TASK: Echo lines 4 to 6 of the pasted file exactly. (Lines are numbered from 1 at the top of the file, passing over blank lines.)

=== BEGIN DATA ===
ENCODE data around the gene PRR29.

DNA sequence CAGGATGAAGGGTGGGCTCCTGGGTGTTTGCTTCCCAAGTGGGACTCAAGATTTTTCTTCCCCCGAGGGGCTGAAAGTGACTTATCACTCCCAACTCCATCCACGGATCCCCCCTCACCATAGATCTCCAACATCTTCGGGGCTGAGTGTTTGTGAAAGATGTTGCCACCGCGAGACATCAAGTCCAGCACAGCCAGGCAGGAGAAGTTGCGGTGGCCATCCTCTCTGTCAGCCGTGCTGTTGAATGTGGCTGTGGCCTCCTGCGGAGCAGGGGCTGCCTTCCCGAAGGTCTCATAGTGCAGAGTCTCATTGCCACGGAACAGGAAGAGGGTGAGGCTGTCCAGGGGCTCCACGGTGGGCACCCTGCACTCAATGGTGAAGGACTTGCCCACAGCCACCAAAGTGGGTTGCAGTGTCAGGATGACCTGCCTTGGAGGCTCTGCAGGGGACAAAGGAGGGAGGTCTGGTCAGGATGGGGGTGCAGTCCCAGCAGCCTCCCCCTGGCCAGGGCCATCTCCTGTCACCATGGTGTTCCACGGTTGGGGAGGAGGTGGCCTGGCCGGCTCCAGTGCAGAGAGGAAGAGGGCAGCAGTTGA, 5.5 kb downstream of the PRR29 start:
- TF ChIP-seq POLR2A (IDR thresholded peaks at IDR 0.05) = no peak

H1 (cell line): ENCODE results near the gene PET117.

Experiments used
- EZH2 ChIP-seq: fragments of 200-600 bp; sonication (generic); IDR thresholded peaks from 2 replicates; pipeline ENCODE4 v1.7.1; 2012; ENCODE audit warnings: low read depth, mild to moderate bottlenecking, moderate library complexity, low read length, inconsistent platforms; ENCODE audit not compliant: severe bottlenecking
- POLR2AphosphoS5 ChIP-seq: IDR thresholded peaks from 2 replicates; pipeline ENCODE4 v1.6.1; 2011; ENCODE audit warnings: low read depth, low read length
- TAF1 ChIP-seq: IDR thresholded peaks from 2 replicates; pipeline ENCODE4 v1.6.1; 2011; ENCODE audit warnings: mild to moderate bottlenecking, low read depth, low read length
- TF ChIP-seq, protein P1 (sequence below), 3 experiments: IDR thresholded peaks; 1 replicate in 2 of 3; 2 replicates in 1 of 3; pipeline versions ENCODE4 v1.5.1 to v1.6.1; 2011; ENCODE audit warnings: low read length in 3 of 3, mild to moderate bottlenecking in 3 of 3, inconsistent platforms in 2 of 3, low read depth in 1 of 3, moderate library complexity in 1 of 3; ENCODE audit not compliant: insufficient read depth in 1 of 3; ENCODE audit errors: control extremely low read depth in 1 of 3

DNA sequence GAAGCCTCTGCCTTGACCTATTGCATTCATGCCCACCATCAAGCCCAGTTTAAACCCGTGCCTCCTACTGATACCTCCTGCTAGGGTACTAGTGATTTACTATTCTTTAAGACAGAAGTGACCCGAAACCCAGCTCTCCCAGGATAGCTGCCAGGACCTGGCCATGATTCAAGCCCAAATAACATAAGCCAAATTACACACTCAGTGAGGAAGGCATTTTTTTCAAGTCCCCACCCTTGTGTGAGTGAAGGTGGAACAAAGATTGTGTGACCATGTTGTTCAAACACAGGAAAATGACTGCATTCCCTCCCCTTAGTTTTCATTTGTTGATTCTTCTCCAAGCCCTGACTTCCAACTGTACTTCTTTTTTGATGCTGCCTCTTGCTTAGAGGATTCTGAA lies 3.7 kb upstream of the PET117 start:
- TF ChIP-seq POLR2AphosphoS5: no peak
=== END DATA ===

H1 (cell line): ENCODE results near the gene PET117.

Experiments used
- EZH2 ChIP-seq: fragments of 200-600 bp; sonication (generic); IDR thresholded peaks from 2 replicates; pipeline ENCODE4 v1.7.1; 2012; ENCODE audit warnings: low read depth, mild to moderate bottlenecking, moderate library complexity, low read length, inconsistent platforms; ENCODE audit not compliant: severe bottlenecking